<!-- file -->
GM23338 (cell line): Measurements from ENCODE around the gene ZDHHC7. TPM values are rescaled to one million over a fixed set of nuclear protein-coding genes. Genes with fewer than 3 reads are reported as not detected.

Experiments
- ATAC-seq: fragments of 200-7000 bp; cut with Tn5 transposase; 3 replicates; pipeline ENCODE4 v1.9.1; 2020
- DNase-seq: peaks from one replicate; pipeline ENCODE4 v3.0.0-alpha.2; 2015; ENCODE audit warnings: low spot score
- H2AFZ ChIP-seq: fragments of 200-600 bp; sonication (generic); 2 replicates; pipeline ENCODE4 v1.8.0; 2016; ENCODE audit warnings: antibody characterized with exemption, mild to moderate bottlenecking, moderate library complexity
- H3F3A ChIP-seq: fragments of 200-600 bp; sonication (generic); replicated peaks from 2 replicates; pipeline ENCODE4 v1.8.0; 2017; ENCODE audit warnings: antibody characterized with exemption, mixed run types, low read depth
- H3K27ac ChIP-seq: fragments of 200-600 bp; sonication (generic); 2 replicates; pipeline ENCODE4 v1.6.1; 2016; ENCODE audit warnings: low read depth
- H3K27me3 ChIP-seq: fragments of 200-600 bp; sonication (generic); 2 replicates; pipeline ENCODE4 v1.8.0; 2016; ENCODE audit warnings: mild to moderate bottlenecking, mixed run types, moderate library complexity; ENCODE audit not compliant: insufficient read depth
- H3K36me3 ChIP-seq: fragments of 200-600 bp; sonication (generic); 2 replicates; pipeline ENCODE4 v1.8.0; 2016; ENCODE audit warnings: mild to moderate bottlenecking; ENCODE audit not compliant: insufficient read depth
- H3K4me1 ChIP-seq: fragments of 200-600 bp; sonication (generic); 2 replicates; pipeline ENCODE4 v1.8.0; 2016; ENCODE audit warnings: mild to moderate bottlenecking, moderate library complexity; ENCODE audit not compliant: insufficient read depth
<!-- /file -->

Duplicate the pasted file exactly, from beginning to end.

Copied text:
GM23338 (cell line): Measurements from ENCODE around the gene ZDHHC7. TPM values are rescaled to one million over a fixed set of nuclear protein-coding genes. Genes with fewer than 3 reads are reported as not detected.

Experiments
- ATAC-seq: fragments of 200-7000 bp; cut with Tn5 transposase; 3 replicates; pipeline ENCODE4 v1.9.1; 2020
- DNase-seq: peaks from one replicate; pipeline ENCODE4 v3.0.0-alpha.2; 2015; ENCODE audit warnings: low spot score
- H2AFZ ChIP-seq: fragments of 200-600 bp; sonication (generic); 2 replicates; pipeline ENCODE4 v1.8.0; 2016; ENCODE audit warnings: antibody characterized with exemption, mild to moderate bottlenecking, moderate library complexity
- H3F3A ChIP-seq: fragments of 200-600 bp; sonication (generic); replicated peaks from 2 replicates; pipeline ENCODE4 v1.8.0; 2017; ENCODE audit warnings: antibody characterized with exemption, mixed run types, low read depth
- H3K27ac ChIP-seq: fragments of 200-600 bp; sonication (generic); 2 replicates; pipeline ENCODE4 v1.6.1; 2016; ENCODE audit warnings: low read depth
- H3K27me3 ChIP-seq: fragments of 200-600 bp; sonication (generic); 2 replicates; pipeline ENCODE4 v1.8.0; 2016; ENCODE audit warnings: mild to moderate bottlenecking, mixed run types, moderate library complexity; ENCODE audit not compliant: insufficient read depth
- H3K36me3 ChIP-seq: fragments of 200-600 bp; sonication (generic); 2 replicates; pipeline ENCODE4 v1.8.0; 2016; ENCODE audit warnings: mild to moderate bottlenecking; ENCODE audit not compliant: insufficient read depth
- H3K4me1 ChIP-seq: fragments of 200-600 bp; sonication (generic); 2 replicates; pipeline ENCODE4 v1.8.0; 2016; ENCODE audit warnings: mild to moderate bottlenecking, moderate library complexity; ENCODE audit not compliant: insufficient read depth